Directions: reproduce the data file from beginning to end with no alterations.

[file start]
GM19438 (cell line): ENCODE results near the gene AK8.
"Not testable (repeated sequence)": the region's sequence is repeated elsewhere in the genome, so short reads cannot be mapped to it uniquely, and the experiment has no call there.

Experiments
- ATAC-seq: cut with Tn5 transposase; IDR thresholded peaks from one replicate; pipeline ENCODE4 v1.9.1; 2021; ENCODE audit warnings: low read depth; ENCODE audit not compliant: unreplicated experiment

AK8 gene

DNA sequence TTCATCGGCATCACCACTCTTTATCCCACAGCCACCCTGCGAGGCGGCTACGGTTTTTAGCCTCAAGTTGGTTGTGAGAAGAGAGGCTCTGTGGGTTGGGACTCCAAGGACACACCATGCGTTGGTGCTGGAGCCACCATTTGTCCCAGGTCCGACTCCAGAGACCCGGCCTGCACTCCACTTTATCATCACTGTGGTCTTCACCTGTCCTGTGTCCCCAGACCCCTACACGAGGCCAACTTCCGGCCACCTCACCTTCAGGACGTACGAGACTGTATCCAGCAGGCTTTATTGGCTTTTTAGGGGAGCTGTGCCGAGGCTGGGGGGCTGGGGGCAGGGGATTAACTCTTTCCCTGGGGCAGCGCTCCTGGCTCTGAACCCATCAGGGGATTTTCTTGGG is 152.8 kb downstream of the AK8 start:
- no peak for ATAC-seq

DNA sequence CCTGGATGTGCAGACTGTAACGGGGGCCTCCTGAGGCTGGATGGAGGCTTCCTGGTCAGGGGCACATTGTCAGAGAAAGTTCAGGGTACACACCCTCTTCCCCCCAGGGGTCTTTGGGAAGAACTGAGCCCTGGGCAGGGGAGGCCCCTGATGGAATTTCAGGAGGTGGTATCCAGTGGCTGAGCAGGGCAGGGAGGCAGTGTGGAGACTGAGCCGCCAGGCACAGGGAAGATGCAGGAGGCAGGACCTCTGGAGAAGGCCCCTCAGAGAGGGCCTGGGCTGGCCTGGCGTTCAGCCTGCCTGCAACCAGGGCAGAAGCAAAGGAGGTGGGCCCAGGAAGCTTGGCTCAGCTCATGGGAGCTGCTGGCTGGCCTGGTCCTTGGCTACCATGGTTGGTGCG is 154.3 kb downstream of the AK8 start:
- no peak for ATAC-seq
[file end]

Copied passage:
GM19438 (cell line): ENCODE results near the gene AK8.
"Not testable (repeated sequence)": the region's sequence is repeated elsewhere in the genome, so short reads cannot be mapped to it uniquely, and the experiment has no call there.

Experiments
- ATAC-seq: cut with Tn5 transposase; IDR thresholded peaks from one replicate; pipeline ENCODE4 v1.9.1; 2021; ENCODE audit warnings: low read depth; ENCODE audit not compliant: unreplicated experiment

AK8 gene

DNA sequence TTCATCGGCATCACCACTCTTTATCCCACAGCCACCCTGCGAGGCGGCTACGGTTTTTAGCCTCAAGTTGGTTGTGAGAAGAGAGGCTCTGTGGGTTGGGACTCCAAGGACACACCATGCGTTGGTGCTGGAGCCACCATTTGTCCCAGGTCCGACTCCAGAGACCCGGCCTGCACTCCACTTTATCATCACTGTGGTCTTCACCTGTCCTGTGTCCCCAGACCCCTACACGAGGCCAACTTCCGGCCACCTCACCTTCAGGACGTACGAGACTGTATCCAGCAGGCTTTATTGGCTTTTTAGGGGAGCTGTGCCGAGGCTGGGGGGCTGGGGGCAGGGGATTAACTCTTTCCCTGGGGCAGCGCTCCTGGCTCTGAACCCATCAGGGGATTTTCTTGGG is 152.8 kb downstream of the AK8 start:
- no peak for ATAC-seq

DNA sequence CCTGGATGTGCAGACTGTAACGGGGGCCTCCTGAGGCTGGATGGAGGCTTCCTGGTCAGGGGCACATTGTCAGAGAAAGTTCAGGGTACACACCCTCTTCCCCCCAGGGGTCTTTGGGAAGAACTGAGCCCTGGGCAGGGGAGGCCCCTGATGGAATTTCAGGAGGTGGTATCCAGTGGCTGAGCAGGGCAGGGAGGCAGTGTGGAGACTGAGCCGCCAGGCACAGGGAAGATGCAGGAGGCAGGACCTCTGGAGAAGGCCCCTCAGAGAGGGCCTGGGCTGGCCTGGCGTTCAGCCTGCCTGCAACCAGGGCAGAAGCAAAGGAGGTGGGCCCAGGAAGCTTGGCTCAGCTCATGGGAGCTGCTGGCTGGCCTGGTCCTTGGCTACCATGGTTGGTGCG is 154.3 kb downstream of the AK8 start:
- no peak for ATAC-seq